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“Here Today Gone Tomorrow – The delicate balance of sand, water and life.”

I have been drawn to a thin spit of sand and scrub pine for the past 20 years. The landscape is shaped and re-shaped by storm after storm. Sand dunes, sculpted by the wind and sea, slowly shift, creating an ever-changing mural. The quality of light is otherworldly. Sand, water and weather are the key – high and low pressure fronts change so quickly light becomes ephemera.

The Cape Cod National Seashore comprises a majority of the landmass on the Outer Cape. It is shaped by vast stretches of dunes, bogs, ponds, forests and beaches – all accessible to anyone willing to hike in. The delicate balance of sand and water is a tug of war between the land and the sea. It is a powerful, yet fleetingly beautiful place.

My wife, Ellie, is an impressionist painter. She is a student of the Cape Cod School of Art, established by Charles Webster Hawthorne in Provincetown, Massachusetts in 1898. We spend our time together in the dunes and beaches of Wellfleet, Truro and Provincetown. We hike in and find a spot. Ellie sets up her easel, spending hours on one painting.  As she works, I wander, studying the landscape. This change of pace has taught me to slow down, be patient, have faith in my composition and wait for the light. More often than not, the storm clouds persist, the light stays flat and nondescript. But on occasion, one is given the gift of a moment, the clouds break and the landscape erupts in beauty.

I visit these haunts ritually, photographing and re-photographing the landscape. It is a form of meditation, a cathartic experience where the quality of the light transforms the familiar to the unreal.

As vulnerable as this habitat is, it pushes back against human attempts to protect it. Snow fences, erected to slow the movement of sand and inevitable erosion, are buried and crushed by the constant flow of wind and water.

Concrete piers and stone breakwaters are eventually broken by the tides, washed out to sea or left upended, a relic from the past. These crumbled and submerged forms are a testament to the natural powers that ravage the land.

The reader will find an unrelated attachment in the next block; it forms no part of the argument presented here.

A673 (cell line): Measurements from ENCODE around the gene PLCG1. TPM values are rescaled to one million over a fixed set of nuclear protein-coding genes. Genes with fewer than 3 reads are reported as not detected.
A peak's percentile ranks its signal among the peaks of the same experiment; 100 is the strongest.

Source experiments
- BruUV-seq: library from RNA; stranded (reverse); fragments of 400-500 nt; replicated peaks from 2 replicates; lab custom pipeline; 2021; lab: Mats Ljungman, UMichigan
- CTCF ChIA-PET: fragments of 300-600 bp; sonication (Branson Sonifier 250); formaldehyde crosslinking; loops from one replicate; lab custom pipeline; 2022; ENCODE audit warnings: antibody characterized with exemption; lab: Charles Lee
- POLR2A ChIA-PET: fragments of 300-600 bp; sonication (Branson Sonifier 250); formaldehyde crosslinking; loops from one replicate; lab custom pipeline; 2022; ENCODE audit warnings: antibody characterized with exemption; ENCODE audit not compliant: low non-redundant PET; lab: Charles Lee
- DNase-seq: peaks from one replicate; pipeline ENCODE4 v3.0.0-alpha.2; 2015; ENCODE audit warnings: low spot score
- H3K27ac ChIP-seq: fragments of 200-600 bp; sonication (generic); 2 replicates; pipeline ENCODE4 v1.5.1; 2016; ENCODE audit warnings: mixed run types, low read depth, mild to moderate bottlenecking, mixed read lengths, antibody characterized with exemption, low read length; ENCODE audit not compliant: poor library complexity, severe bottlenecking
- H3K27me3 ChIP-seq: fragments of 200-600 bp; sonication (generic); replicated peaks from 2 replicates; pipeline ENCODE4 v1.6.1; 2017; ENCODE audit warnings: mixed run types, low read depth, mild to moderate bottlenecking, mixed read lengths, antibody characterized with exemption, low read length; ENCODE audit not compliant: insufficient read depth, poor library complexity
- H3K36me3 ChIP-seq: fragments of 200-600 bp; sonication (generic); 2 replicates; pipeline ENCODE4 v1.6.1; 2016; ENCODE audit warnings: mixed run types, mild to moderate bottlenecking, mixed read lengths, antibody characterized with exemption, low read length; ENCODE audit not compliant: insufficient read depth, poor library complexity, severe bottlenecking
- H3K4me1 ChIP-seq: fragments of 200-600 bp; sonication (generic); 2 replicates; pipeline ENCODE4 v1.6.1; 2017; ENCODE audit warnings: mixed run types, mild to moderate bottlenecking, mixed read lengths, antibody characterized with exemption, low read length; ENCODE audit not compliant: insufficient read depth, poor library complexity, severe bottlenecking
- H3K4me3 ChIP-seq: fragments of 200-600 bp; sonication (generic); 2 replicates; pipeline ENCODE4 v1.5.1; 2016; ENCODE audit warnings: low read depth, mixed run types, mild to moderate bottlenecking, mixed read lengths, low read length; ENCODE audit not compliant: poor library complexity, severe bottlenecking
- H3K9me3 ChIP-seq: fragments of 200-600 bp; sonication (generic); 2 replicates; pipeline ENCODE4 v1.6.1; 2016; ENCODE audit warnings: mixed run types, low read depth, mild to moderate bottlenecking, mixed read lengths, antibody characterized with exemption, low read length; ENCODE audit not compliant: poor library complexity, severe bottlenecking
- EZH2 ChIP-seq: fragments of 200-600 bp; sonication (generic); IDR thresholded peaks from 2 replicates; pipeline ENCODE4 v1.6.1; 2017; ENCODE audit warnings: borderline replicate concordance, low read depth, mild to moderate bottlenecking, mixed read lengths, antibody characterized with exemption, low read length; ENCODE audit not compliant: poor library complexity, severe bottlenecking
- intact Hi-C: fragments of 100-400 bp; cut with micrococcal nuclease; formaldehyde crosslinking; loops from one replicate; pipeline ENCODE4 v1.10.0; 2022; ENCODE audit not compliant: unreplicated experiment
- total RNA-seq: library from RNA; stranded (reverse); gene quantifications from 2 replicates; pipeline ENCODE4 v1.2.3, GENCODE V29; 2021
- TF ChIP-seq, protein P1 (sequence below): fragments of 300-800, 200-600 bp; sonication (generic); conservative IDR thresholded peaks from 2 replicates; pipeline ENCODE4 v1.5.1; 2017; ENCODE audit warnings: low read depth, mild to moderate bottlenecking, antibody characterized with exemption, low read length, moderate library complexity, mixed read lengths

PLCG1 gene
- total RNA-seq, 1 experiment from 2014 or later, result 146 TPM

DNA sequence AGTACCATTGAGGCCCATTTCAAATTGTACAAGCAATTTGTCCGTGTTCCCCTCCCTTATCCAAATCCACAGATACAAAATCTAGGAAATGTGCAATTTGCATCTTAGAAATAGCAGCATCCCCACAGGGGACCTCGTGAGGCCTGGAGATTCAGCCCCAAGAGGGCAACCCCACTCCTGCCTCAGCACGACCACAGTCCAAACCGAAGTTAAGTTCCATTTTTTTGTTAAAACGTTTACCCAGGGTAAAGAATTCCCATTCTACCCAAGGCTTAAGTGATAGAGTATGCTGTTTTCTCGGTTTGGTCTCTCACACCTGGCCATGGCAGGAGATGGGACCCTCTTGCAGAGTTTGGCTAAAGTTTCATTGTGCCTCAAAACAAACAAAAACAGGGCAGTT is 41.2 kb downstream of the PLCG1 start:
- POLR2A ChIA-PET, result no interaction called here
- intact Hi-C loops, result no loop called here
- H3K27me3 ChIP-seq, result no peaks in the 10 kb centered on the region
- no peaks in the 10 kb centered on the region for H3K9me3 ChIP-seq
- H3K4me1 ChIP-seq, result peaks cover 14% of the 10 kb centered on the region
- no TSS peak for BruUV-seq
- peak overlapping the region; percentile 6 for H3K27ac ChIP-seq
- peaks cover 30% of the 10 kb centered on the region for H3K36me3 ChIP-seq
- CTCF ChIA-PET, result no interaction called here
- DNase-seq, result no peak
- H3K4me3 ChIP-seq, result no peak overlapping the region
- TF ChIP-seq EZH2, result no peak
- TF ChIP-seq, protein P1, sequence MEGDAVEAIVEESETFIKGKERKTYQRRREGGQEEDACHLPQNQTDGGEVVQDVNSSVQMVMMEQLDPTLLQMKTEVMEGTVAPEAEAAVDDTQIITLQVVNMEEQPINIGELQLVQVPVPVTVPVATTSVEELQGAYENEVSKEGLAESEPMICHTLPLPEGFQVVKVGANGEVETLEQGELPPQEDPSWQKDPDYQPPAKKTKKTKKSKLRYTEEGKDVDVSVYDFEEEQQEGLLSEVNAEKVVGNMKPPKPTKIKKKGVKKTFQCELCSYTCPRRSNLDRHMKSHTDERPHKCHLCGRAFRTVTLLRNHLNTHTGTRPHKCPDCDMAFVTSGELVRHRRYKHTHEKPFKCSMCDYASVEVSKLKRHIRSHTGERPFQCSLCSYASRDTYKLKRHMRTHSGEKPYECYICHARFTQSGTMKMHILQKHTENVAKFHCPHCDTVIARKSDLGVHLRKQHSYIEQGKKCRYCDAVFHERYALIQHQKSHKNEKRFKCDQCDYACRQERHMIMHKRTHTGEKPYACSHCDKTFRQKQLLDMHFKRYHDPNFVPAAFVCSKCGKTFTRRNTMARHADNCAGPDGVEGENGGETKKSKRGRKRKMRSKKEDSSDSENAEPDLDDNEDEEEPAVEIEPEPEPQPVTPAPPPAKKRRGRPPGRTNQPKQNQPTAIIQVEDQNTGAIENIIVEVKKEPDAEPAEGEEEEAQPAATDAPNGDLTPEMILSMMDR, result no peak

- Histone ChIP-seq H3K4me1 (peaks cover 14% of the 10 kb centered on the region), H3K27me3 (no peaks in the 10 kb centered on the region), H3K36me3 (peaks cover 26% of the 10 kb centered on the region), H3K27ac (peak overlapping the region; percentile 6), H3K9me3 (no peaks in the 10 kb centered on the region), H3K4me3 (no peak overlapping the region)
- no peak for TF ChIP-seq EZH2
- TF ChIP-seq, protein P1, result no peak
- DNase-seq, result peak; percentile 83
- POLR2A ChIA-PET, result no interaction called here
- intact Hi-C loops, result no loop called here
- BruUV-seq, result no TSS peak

The forces of nature are hard in the dunes. Flora is stunted and twisted, a wonderful contrast against the windswept sand. Competition between species, the perpetual fight for patches of fertile soil, creates a visual pallet of color and form. Natural boundaries between salt water species and fresh water species forge delineated lines that crash into a swirling patchwork of hue and texture.

It comes down to water. Frozen water formed the Cape. Glaciers deposited their till, forming the landmass. Water grinds the rock to sand. And water will eventually reclaim this thin spit of land, sucking it back into a dark and hidden tomb. One could say, what the water gives the water will take.

But for today, it’s the water that charges the light, opens the shadows, pushes the weather and gives the gift of this mystical place.

Thank you for taking the time to read and look at my photographs.

To see more of my photos, please visit me on: Instagram | Website.

About Author

Jeffrey Coolidge
Jeffrey Coolidge

Jeffrey Coolidge is a photographer living and working in Massachusetts. His client’s include Medtronic, Johnson & Johnson, Fed-X and Staples. Jeffrey is an active photo contributor to Getty Images.


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